Fort Lauderdale Amtrak station (blue box on the map at Broward Blvd) has plenty of parking right near the tracks, so you can watch the head-end pull in and then give a couple toots on the horn right in front of you before it pulls out. There are flyover ramps from I-95 directly into the station parking area or you can follow the signs from Broward Blvd and loop around and into the station from the surface streets.
The new Dania Freight Lead has several tracks to expand the storage capacity for Fort Lauderdale. It lies south of the New River and can be accessed from I-95 to Griffin Road west to Ravenswood Road north (1st traffic signal). Locals do their switching at night both here and back at the old yard near the Broward Blvd passenger station, where you can watch from the comfort of your vehicle. Locals O718 and O720 work here at night.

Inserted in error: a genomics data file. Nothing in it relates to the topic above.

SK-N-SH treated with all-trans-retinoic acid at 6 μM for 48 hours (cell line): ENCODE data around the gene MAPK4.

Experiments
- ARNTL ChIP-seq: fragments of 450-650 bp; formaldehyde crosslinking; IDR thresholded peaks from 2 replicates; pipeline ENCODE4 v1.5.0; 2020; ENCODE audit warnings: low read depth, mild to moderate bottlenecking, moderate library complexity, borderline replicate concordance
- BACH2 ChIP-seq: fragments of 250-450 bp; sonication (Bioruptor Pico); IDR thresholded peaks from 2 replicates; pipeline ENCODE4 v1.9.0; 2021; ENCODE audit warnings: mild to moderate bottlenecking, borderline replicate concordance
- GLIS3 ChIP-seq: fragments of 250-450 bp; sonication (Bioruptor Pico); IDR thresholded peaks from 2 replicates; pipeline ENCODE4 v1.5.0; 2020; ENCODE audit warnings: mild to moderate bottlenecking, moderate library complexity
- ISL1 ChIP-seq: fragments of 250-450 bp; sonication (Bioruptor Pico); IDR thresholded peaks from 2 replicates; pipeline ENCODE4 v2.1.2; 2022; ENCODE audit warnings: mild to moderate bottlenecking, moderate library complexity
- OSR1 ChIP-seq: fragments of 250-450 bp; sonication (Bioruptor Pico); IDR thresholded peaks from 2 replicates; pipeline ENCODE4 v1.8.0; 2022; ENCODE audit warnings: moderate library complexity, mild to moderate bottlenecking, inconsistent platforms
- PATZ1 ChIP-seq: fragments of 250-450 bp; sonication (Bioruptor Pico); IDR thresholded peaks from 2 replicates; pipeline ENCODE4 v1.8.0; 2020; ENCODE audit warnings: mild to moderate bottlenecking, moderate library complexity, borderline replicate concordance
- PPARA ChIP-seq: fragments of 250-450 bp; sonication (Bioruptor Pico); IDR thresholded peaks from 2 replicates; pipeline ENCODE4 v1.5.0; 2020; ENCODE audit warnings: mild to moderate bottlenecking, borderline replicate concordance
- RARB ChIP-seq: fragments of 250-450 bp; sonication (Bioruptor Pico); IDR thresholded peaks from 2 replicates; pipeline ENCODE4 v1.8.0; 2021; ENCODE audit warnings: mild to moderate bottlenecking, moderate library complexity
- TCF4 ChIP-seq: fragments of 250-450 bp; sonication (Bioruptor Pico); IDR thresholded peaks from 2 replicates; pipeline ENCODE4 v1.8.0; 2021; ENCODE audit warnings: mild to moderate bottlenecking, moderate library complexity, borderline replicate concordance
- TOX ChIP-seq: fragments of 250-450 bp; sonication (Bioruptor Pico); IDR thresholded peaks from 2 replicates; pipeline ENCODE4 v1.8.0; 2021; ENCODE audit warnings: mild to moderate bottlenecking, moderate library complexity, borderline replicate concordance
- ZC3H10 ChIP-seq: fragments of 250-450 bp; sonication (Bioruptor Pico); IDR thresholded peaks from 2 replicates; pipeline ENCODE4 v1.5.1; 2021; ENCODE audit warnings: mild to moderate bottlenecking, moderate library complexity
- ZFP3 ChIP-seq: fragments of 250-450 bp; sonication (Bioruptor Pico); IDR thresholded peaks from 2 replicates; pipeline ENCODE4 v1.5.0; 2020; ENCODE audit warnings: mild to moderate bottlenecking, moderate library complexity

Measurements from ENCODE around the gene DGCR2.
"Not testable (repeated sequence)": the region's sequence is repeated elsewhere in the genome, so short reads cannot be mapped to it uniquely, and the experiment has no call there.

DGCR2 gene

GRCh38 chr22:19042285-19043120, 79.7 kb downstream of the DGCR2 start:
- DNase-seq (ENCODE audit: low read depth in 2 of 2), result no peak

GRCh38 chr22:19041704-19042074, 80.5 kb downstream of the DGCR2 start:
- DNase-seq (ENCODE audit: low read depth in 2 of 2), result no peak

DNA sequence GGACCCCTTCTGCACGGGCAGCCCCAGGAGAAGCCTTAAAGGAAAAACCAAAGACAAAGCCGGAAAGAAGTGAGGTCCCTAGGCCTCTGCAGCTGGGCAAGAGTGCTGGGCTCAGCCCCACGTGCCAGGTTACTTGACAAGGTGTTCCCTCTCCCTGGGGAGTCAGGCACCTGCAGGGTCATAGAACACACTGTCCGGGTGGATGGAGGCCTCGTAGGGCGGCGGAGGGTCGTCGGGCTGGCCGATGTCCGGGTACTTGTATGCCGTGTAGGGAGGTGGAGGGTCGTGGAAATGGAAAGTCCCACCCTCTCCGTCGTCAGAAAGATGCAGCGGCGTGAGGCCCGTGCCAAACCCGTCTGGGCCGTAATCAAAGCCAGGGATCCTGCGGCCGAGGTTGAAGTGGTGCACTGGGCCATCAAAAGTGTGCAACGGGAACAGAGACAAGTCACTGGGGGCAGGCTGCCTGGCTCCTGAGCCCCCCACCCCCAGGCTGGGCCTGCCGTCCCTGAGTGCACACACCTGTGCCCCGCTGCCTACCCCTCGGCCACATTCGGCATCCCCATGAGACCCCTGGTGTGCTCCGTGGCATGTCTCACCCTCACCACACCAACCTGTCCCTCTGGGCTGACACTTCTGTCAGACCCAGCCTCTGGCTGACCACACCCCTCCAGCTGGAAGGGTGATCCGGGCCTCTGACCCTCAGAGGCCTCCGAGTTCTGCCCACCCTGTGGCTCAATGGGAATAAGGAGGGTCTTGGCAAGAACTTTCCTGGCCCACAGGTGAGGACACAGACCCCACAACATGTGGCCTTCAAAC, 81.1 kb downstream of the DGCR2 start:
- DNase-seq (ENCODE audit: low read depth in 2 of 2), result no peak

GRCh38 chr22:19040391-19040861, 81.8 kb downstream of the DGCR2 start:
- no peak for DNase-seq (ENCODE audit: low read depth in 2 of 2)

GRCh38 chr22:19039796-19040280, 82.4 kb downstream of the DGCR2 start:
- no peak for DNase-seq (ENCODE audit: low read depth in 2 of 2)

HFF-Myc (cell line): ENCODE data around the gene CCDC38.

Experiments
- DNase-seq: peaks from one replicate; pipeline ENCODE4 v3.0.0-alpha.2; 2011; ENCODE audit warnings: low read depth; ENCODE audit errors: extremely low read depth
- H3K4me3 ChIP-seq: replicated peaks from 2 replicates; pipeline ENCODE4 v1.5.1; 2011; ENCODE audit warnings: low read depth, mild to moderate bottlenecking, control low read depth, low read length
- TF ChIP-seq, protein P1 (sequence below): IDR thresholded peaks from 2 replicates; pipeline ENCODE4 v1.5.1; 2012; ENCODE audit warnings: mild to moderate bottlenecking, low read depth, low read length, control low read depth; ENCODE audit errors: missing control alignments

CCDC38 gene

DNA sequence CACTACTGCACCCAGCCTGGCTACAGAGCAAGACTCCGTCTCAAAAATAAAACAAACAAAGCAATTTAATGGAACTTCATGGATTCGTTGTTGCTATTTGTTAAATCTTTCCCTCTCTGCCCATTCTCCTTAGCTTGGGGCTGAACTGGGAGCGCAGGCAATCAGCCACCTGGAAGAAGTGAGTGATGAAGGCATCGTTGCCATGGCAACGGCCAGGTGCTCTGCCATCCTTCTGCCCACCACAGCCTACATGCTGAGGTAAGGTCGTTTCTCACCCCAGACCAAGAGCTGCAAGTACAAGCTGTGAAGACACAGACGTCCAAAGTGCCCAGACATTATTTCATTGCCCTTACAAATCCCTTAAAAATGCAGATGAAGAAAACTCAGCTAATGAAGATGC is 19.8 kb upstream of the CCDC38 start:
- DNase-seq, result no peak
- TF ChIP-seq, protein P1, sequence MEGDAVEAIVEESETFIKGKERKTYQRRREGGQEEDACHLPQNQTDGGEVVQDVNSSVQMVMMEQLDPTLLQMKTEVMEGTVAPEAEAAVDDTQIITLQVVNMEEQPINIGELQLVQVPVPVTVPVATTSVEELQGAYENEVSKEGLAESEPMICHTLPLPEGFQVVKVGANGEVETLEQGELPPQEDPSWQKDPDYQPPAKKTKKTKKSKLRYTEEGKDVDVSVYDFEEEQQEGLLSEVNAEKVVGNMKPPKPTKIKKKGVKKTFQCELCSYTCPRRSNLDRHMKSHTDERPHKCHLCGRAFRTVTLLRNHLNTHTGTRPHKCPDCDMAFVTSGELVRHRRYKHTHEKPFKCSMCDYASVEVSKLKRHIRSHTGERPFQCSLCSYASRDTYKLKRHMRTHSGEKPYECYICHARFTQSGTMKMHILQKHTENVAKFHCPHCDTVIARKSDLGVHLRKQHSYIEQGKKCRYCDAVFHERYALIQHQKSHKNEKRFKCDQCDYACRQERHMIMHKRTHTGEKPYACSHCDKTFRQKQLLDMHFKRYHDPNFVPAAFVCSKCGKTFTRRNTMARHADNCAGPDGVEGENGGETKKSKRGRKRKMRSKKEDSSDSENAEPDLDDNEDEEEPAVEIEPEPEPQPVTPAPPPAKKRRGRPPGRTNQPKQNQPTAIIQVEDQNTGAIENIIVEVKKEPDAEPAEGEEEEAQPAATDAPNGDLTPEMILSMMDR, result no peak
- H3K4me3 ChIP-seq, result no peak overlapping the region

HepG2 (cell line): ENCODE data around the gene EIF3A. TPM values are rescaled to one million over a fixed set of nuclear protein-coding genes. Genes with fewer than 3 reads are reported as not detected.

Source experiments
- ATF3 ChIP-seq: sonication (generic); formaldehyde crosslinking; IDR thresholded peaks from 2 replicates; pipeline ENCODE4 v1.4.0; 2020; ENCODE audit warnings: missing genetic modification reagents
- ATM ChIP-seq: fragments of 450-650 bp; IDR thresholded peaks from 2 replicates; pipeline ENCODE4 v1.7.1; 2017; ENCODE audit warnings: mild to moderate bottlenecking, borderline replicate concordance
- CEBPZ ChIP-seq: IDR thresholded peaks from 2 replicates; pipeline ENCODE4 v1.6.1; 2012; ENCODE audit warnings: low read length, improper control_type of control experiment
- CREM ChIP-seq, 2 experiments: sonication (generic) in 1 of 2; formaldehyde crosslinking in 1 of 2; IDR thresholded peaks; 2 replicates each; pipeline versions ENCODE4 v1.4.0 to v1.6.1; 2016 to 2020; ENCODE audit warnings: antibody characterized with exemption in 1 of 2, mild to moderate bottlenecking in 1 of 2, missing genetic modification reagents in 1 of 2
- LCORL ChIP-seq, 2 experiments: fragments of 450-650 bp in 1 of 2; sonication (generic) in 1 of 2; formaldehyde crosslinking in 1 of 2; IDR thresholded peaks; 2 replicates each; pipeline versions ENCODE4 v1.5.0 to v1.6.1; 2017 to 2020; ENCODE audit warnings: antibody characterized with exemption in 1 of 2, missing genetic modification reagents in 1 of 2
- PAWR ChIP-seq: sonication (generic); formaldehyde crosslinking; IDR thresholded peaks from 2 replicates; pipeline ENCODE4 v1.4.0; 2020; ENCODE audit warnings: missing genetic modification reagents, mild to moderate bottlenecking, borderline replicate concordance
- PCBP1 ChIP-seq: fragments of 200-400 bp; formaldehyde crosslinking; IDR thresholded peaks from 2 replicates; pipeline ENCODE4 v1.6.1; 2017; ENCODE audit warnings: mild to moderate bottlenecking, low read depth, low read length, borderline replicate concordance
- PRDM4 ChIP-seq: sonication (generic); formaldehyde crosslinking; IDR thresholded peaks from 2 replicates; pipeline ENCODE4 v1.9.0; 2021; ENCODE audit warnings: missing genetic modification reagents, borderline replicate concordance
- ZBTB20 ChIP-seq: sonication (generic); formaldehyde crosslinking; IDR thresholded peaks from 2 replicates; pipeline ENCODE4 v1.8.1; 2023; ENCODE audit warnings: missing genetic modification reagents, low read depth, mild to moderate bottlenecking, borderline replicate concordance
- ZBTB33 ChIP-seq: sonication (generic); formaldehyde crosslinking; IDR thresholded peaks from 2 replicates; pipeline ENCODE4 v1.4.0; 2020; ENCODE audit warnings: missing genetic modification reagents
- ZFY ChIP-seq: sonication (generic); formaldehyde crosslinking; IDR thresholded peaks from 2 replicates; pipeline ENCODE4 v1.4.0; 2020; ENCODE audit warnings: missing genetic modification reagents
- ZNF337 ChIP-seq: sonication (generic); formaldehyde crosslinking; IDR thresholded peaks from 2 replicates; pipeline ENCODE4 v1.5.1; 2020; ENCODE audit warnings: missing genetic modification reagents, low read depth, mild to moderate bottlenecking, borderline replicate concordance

Other stations good for train watching include Griffin Rd in Dania and Deerfield Beach station on Hillsboro Blvd, which also houses the South Florida Rail Museum with extensive model layouts.
The roundabout access to “Airport” station is west on Griffin Rd from I-95, then south on Ravenswood Rd, then the very next left into the access road to the parking area. You can see it right next to Griffin Rd., but it doesn't seem like you can get there from here.
Deerfield Beach station lies west of I-95 on the south side of Hillsboro Blvd, so you have to make a U-turn and come back east on Hillsboro to get into the station. Park in the lot on the east side of the CSX tracks to get to the South Florida Rail Museum.